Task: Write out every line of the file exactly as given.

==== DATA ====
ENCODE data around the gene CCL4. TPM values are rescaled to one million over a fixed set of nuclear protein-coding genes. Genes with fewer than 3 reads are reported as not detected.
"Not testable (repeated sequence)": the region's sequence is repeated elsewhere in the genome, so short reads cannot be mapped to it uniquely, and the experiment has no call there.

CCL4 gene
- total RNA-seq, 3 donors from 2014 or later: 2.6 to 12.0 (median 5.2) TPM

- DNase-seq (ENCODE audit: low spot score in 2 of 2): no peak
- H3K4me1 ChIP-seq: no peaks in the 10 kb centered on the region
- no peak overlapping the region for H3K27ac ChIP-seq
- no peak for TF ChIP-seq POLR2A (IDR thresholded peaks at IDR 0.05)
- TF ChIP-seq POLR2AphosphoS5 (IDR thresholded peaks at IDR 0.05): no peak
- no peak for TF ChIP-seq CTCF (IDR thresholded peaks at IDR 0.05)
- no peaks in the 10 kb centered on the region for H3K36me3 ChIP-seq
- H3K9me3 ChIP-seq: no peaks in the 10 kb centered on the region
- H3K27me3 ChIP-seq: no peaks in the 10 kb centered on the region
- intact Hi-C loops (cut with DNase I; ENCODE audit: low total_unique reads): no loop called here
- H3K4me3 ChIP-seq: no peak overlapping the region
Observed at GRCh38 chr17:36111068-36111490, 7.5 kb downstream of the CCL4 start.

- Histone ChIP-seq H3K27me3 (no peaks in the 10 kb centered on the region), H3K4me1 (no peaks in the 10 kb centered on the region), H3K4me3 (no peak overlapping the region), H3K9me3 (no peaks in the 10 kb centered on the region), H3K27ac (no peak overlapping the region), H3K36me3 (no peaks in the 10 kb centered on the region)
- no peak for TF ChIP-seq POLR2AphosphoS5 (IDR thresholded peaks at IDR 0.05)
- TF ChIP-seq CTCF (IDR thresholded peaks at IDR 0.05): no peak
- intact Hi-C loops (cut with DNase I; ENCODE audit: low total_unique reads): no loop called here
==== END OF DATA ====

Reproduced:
ENCODE data around the gene CCL4. TPM values are rescaled to one million over a fixed set of nuclear protein-coding genes. Genes with fewer than 3 reads are reported as not detected.
"Not testable (repeated sequence)": the region's sequence is repeated elsewhere in the genome, so short reads cannot be mapped to it uniquely, and the experiment has no call there.

CCL4 gene
- total RNA-seq, 3 donors from 2014 or later: 2.6 to 12.0 (median 5.2) TPM

- DNase-seq (ENCODE audit: low spot score in 2 of 2): no peak
- H3K4me1 ChIP-seq: no peaks in the 10 kb centered on the region
- no peak overlapping the region for H3K27ac ChIP-seq
- no peak for TF ChIP-seq POLR2A (IDR thresholded peaks at IDR 0.05)
- TF ChIP-seq POLR2AphosphoS5 (IDR thresholded peaks at IDR 0.05): no peak
- no peak for TF ChIP-seq CTCF (IDR thresholded peaks at IDR 0.05)
- no peaks in the 10 kb centered on the region for H3K36me3 ChIP-seq
- H3K9me3 ChIP-seq: no peaks in the 10 kb centered on the region
- H3K27me3 ChIP-seq: no peaks in the 10 kb centered on the region
- intact Hi-C loops (cut with DNase I; ENCODE audit: low total_unique reads): no loop called here
- H3K4me3 ChIP-seq: no peak overlapping the region
Observed at GRCh38 chr17:36111068-36111490, 7.5 kb downstream of the CCL4 start.

- Histone ChIP-seq H3K27me3 (no peaks in the 10 kb centered on the region), H3K4me1 (no peaks in the 10 kb centered on the region), H3K4me3 (no peak overlapping the region), H3K9me3 (no peaks in the 10 kb centered on the region), H3K27ac (no peak overlapping the region), H3K36me3 (no peaks in the 10 kb centered on the region)
- no peak for TF ChIP-seq POLR2AphosphoS5 (IDR thresholded peaks at IDR 0.05)
- TF ChIP-seq CTCF (IDR thresholded peaks at IDR 0.05): no peak
- intact Hi-C loops (cut with DNase I; ENCODE audit: low total_unique reads): no loop called here